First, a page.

“Well, come on, both of you. No time to waste.”

Sherlock, in a typically extravagant gesture, had kept his cab waiting. John, sitting between them on the back seat, stirred to speak as soon as they started moving, but Sherlock gestured, eloquently, towards the back of the cabbie’s head. John nodded; a quick, understanding nod which spoke volumes about something Sarah could only guess at, and relapsed into silence until they had entered 221B Baker Street.

Sarah flopped onto the sofa, John beside her. Sherlock’s laptop was already fired up and on the table. He dropped into his chair in front of it and tapped a couple of keys, and then turned to Sarah.

“So,” he said, “Black Widow. Elucidate, for John’s benefit.”

“Ondine’s curse,” Sarah said. “It was the McGuffin. Debra Winger was a cop, and she started following up reports of rich men who’d died of it, all across America, leaving young widows. The same young widow. Played by Teresa Russell.”

Sherlock nodded; his long, elegant fingers traced a dreamy pattern in the air in front of his computer screen. “Quite so. And the connection to Professor Farintosh?”

“Her presentation at the con. I didn’t go – it was scheduled opposite a panel I was on – but when they started playing that song I remembered she’d planned to talk about Black Widow.”

John stirred beside her. “Hang on; you mean the last lecture Professor Farintosh ever gave was about the very disease she’s supposed to have died of three days later?”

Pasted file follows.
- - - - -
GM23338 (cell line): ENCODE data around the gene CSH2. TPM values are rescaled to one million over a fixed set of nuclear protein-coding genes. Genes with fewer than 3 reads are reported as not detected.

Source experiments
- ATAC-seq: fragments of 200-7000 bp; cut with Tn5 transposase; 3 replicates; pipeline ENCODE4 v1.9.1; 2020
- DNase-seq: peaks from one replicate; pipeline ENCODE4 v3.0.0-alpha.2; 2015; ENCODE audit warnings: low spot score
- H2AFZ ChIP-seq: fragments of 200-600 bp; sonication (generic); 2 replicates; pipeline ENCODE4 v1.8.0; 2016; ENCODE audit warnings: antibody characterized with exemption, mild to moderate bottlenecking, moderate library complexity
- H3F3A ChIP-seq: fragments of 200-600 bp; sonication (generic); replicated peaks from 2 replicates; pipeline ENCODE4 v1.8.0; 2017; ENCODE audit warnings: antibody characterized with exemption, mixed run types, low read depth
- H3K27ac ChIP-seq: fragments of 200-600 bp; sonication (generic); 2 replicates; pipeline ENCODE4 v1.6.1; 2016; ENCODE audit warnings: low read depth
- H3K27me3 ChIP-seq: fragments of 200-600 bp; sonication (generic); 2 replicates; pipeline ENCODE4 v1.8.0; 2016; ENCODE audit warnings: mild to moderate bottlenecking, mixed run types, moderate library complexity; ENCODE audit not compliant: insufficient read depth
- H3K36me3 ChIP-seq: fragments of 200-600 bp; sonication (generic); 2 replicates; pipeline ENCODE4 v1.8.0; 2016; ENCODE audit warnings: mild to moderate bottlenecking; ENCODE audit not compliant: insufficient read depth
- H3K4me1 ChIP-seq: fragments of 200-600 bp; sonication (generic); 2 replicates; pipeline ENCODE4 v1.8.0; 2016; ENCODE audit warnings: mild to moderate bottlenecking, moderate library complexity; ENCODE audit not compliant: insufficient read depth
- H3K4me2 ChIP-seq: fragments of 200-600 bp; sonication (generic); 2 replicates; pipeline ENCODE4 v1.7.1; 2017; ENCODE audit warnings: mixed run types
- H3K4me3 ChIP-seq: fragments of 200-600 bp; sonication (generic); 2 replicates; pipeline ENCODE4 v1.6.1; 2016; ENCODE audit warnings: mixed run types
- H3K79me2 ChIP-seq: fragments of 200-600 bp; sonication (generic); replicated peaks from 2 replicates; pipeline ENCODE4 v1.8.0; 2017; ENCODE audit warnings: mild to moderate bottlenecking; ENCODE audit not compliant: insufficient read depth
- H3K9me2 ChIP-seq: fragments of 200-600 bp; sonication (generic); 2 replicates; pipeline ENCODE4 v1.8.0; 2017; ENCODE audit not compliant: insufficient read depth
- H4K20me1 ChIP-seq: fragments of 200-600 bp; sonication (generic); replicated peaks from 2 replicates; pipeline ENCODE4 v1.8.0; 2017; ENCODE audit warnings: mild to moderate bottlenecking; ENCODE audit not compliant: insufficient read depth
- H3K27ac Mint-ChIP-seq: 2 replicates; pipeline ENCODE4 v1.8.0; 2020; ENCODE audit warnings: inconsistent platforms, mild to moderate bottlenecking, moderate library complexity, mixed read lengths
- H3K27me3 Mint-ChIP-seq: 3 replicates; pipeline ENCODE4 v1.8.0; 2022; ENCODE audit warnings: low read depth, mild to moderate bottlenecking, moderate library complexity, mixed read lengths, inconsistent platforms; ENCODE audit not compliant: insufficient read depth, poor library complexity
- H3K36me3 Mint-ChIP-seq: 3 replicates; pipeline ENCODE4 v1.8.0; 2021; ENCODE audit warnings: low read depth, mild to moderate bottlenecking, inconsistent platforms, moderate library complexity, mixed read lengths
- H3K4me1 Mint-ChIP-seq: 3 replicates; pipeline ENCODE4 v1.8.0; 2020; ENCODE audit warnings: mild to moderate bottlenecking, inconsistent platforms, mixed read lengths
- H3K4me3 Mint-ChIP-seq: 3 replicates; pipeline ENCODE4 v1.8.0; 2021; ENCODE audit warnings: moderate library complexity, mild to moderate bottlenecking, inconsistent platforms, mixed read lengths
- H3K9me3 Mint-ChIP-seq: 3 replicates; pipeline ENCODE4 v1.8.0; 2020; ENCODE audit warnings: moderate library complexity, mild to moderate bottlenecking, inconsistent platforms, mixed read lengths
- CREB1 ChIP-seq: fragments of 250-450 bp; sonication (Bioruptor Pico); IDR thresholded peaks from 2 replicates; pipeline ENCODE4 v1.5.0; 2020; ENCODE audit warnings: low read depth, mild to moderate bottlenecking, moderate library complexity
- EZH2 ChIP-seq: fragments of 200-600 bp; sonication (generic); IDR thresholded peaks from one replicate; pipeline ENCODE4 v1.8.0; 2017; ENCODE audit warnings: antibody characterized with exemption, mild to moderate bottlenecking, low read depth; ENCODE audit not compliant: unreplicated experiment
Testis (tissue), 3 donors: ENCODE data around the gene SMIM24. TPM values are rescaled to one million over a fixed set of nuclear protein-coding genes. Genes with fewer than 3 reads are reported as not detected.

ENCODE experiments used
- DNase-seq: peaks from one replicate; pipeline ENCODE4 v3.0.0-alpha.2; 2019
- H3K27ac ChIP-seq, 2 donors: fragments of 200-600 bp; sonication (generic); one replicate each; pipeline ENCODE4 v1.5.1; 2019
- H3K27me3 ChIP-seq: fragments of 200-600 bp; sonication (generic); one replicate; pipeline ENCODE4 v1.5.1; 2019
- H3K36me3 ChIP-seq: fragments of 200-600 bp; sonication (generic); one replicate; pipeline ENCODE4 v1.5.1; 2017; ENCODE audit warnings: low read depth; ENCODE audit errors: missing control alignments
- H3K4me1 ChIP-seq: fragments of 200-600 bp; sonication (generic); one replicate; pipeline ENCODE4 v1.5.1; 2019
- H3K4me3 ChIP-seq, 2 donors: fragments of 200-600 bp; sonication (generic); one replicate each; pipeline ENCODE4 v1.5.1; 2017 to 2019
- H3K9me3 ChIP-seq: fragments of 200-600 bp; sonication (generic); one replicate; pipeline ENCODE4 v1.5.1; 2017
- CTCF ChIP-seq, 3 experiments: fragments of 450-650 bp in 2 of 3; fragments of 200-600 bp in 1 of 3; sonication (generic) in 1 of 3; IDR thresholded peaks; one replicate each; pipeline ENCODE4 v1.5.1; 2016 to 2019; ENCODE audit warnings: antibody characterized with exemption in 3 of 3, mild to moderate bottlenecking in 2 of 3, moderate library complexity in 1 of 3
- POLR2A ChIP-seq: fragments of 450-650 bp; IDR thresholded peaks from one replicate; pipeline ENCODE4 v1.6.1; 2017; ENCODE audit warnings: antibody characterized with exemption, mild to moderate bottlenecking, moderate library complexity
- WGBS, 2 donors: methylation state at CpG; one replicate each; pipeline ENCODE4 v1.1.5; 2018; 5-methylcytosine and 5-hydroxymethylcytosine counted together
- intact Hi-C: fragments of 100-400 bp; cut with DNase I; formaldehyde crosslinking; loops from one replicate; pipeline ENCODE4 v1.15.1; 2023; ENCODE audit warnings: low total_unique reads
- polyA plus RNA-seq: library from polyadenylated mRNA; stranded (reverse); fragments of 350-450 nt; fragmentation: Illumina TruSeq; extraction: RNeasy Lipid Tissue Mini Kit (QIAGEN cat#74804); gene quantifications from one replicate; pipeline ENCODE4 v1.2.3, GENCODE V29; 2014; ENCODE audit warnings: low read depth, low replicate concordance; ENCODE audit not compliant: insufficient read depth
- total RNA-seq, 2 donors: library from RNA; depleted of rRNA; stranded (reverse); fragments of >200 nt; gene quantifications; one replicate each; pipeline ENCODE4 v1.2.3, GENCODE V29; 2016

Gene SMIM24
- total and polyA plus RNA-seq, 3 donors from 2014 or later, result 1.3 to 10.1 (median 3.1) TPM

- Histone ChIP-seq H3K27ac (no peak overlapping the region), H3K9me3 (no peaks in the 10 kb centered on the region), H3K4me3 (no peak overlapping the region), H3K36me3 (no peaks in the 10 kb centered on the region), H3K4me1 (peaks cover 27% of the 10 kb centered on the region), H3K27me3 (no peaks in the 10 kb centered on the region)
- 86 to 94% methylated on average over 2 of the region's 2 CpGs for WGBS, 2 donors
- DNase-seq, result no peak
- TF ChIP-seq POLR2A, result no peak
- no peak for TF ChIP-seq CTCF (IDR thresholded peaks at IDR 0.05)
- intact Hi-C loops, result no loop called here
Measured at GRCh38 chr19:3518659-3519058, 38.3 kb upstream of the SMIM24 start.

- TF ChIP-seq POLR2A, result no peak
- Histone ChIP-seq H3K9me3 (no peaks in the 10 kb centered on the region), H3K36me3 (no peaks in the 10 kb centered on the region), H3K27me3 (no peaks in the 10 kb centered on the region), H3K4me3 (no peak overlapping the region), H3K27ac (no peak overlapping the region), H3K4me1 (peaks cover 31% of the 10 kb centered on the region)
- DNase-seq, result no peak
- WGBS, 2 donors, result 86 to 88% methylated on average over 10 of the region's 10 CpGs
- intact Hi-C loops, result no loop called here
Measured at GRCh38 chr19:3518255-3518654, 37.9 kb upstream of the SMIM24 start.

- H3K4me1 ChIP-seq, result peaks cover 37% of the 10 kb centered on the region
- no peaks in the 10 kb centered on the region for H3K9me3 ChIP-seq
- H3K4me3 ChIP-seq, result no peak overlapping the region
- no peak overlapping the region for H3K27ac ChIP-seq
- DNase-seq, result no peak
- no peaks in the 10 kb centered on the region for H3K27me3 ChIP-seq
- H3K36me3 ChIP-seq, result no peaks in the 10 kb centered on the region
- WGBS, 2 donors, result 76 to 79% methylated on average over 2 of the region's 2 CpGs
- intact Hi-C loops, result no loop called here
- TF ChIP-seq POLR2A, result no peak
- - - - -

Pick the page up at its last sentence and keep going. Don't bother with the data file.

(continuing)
Sarah held her voice steady, looking nowhere in particular. “Oh, knowing Professor Farintosh I expect she intended to focus more on the sub-textual lesbian attraction between the two principals and the Manichean dualism of protagonist and antagonist, actually.”

Sub-textual lesbian attraction? What kind of medical conference was this?” John paused. A fugitive, wistful grin hovered about his lips. “Not that a bit of lesbian sub-text wouldn’t have livened up most of the conferences I’ve been forced to attend in my career. All of them, in fact.”

“Ah! I fear Sarah may have – no doubt unintentionally – misled you.” The barbed note in Sherlock’s voice caught her by surprise, like encountering a fishbone in sole Veronique. “Not a medical conference at all, was it? And not in Chicago, either. When you arrived the other day I could hardly help noticing that your baggage was checked through from Denver. That narrowed my search considerably, especially when I – acquired – Professor Farintosh’s lecturing schedule. An appointment with Deathcon. How – ironic.”

“Deathcon?” John mouthed the words rather than said them, his glance shifting between Sherlock and Sarah like a boggled tennis umpire in the midst of a prolonged rally.